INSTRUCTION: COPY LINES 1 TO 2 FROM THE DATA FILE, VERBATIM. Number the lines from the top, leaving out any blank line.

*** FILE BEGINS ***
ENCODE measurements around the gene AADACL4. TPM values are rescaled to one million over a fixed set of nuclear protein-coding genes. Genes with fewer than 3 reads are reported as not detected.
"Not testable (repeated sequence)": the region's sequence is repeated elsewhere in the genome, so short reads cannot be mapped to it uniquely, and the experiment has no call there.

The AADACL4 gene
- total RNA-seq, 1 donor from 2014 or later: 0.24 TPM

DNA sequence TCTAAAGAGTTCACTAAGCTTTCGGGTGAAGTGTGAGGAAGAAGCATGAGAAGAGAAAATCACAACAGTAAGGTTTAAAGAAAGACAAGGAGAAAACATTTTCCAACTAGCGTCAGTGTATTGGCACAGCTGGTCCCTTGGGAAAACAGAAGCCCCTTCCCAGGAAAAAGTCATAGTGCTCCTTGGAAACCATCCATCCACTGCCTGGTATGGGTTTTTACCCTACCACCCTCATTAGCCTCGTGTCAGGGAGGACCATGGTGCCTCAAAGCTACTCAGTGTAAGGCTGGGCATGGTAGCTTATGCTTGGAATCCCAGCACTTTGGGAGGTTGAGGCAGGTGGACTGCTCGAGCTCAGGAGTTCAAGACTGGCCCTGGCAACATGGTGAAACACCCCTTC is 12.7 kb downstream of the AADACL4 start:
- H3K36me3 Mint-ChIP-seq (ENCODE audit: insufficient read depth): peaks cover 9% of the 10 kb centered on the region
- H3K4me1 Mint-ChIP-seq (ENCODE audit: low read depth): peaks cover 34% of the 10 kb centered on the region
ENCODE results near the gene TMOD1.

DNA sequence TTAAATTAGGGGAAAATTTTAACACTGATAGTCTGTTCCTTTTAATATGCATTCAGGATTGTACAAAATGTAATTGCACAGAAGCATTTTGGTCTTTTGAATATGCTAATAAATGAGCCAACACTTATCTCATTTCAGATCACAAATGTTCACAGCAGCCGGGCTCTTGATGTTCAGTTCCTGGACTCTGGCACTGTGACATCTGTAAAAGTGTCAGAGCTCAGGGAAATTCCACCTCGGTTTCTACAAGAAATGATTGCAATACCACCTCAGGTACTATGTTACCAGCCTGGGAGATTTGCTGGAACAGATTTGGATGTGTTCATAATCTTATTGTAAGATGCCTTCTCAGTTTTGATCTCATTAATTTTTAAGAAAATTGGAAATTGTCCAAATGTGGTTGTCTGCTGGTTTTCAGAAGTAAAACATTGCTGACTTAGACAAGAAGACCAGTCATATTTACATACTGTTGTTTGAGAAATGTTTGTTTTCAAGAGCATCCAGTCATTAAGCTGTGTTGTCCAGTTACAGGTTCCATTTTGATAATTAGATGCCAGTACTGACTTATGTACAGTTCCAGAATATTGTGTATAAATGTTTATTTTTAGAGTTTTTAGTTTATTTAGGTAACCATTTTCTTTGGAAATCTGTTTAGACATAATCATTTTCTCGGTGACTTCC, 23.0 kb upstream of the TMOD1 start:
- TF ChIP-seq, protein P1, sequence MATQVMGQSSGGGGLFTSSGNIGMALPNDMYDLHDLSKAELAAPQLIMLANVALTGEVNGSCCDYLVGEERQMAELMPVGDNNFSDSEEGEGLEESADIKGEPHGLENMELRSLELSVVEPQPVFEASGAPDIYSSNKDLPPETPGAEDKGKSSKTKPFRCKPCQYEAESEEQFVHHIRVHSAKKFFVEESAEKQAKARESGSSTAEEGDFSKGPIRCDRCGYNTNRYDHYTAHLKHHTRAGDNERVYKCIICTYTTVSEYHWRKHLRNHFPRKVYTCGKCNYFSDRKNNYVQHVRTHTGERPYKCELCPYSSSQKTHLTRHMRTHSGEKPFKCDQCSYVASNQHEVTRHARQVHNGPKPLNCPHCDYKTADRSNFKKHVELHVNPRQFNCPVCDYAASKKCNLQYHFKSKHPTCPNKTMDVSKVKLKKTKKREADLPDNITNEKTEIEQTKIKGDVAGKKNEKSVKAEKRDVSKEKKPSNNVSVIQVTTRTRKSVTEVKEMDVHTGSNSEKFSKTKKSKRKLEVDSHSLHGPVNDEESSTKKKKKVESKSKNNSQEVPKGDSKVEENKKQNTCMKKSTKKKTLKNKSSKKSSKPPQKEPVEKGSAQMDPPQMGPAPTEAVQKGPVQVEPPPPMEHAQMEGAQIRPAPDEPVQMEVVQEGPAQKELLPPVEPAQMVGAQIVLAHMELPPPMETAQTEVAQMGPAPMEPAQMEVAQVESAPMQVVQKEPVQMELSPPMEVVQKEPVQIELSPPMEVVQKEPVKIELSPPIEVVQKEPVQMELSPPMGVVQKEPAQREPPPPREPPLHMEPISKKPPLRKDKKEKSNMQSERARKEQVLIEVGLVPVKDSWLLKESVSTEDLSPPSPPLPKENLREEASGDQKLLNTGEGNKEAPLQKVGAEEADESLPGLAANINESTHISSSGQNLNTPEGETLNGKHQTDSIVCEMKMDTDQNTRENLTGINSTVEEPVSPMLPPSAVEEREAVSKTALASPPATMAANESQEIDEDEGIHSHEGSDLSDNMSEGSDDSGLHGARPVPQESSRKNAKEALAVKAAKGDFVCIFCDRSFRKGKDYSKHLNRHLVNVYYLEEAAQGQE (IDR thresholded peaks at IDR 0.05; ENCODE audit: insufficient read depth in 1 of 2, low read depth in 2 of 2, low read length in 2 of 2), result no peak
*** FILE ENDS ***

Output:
ENCODE measurements around the gene AADACL4. TPM values are rescaled to one million over a fixed set of nuclear protein-coding genes. Genes with fewer than 3 reads are reported as not detected.
"Not testable (repeated sequence)": the region's sequence is repeated elsewhere in the genome, so short reads cannot be mapped to it uniquely, and the experiment has no call there.